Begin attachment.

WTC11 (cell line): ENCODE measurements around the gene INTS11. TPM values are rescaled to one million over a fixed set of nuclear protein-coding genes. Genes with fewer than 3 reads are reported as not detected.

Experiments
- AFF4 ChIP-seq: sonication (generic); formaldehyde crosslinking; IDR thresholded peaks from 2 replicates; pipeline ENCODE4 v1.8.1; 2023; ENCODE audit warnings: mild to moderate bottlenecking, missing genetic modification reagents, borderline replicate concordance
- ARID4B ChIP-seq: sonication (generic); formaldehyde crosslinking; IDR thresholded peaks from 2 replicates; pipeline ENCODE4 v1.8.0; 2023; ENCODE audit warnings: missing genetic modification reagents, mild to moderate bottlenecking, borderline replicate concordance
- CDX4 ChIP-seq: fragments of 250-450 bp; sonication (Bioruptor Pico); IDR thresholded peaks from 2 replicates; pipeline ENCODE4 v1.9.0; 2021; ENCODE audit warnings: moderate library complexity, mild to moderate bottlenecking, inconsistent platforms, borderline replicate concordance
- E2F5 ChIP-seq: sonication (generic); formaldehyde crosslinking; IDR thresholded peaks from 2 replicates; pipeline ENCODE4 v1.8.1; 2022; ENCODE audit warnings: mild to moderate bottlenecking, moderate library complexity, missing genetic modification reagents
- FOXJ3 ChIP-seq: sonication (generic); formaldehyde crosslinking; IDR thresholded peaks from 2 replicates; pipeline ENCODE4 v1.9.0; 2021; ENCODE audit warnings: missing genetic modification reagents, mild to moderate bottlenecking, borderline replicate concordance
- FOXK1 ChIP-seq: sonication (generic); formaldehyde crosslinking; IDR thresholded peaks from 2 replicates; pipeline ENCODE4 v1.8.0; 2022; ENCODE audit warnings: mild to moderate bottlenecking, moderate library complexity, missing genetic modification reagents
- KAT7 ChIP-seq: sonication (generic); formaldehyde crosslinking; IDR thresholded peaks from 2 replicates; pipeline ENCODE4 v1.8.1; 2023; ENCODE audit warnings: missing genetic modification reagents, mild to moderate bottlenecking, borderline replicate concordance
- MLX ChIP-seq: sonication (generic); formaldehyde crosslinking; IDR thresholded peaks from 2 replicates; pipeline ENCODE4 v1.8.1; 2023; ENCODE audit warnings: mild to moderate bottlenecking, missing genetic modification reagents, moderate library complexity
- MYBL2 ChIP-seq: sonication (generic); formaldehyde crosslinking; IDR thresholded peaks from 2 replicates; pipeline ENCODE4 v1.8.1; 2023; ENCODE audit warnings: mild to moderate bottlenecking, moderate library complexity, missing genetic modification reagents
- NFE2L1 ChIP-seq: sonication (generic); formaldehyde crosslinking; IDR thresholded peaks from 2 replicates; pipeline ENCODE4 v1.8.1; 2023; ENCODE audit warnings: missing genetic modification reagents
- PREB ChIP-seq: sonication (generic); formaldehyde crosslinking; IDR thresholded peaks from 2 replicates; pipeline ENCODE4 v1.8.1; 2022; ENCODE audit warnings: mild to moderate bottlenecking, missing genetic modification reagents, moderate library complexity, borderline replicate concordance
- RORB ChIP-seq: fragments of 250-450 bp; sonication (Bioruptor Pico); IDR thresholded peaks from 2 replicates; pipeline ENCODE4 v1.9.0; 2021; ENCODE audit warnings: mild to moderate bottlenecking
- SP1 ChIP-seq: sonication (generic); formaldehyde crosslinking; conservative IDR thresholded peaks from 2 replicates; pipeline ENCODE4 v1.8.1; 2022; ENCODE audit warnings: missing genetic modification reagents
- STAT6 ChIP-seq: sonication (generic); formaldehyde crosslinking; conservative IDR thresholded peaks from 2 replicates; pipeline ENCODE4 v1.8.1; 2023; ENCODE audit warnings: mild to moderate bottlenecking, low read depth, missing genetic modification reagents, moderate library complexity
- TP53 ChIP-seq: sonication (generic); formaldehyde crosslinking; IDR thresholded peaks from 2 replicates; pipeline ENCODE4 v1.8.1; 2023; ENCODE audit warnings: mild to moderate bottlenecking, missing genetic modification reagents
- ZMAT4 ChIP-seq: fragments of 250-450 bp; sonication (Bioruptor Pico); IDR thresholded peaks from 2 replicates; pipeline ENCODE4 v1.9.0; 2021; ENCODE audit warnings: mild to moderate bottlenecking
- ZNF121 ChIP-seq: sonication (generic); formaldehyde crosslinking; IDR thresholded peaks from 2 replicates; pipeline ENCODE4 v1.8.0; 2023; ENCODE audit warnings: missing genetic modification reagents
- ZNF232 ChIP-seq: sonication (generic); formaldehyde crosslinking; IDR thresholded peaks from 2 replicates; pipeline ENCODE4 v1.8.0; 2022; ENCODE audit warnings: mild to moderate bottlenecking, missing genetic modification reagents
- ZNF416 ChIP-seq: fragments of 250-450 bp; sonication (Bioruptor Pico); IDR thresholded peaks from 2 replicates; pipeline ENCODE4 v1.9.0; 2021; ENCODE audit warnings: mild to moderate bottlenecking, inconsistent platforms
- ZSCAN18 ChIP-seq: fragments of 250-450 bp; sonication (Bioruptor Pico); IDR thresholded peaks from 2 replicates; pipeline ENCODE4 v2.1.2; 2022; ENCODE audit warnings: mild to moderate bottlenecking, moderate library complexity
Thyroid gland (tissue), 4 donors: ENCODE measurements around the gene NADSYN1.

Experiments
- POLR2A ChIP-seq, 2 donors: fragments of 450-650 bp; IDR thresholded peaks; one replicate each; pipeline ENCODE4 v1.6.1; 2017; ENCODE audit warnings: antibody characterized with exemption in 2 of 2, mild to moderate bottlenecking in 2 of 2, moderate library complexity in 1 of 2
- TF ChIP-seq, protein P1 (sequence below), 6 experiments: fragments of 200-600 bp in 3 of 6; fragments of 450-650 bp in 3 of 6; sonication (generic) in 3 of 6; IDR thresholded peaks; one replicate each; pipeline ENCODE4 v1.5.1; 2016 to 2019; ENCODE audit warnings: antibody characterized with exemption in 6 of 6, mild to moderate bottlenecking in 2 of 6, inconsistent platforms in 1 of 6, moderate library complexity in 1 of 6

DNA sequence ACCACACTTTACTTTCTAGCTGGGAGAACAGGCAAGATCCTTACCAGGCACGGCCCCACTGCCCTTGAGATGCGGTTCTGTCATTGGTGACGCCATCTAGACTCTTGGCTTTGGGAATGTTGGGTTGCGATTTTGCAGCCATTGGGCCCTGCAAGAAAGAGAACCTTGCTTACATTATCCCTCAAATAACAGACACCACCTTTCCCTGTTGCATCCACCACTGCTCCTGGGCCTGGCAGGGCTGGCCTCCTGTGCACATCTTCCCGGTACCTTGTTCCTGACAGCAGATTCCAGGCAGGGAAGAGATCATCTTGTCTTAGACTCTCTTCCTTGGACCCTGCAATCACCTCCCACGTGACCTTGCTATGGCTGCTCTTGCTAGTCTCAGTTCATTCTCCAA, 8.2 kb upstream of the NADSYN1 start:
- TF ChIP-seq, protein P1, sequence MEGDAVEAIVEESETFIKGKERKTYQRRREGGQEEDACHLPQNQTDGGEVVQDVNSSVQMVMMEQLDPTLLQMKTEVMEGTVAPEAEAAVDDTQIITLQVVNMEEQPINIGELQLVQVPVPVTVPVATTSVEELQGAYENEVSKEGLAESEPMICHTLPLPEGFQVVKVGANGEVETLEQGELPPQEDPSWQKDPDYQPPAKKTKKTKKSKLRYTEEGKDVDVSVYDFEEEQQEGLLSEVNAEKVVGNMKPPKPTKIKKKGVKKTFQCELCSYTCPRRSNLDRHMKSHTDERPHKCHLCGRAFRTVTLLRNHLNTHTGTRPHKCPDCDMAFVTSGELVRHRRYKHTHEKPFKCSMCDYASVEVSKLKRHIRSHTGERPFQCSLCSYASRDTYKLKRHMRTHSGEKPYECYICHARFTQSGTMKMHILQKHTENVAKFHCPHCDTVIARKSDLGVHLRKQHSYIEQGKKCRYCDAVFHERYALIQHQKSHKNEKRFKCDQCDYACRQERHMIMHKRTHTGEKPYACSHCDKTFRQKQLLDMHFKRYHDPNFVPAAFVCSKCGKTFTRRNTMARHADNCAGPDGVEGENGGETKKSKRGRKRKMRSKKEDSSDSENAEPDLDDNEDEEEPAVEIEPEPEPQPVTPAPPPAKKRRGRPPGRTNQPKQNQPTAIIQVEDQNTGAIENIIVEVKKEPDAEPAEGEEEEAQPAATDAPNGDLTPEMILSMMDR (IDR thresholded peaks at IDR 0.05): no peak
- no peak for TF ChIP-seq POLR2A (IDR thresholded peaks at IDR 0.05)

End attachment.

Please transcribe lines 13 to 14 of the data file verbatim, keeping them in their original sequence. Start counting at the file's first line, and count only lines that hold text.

- PREB ChIP-seq: sonication (generic); formaldehyde crosslinking; IDR thresholded peaks from 2 replicates; pipeline ENCODE4 v1.8.1; 2022; ENCODE audit warnings: mild to moderate bottlenecking, missing genetic modification reagents, moderate library complexity, borderline replicate concordance
- RORB ChIP-seq: fragments of 250-450 bp; sonication (Bioruptor Pico); IDR thresholded peaks from 2 replicates; pipeline ENCODE4 v1.9.0; 2021; ENCODE audit warnings: mild to moderate bottlenecking